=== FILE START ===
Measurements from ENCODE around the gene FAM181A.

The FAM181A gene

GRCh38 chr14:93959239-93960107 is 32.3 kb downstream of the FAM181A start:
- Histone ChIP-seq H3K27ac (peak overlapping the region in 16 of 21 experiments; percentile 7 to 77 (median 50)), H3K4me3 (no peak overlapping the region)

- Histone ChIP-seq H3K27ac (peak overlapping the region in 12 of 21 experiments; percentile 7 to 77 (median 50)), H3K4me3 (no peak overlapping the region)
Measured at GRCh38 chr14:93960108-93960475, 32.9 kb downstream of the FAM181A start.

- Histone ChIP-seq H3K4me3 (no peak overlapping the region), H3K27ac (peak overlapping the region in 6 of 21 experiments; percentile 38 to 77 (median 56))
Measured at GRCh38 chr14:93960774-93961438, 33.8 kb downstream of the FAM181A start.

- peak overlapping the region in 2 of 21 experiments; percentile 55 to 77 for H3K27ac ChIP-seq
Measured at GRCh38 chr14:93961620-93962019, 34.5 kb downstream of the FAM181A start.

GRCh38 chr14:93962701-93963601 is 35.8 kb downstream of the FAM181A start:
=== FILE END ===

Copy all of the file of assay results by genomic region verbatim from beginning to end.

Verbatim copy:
Measurements from ENCODE around the gene FAM181A.

The FAM181A gene

GRCh38 chr14:93959239-93960107 is 32.3 kb downstream of the FAM181A start:
- Histone ChIP-seq H3K27ac (peak overlapping the region in 16 of 21 experiments; percentile 7 to 77 (median 50)), H3K4me3 (no peak overlapping the region)

- Histone ChIP-seq H3K27ac (peak overlapping the region in 12 of 21 experiments; percentile 7 to 77 (median 50)), H3K4me3 (no peak overlapping the region)
Measured at GRCh38 chr14:93960108-93960475, 32.9 kb downstream of the FAM181A start.

- Histone ChIP-seq H3K4me3 (no peak overlapping the region), H3K27ac (peak overlapping the region in 6 of 21 experiments; percentile 38 to 77 (median 56))
Measured at GRCh38 chr14:93960774-93961438, 33.8 kb downstream of the FAM181A start.

- peak overlapping the region in 2 of 21 experiments; percentile 55 to 77 for H3K27ac ChIP-seq
Measured at GRCh38 chr14:93961620-93962019, 34.5 kb downstream of the FAM181A start.

GRCh38 chr14:93962701-93963601 is 35.8 kb downstream of the FAM181A start: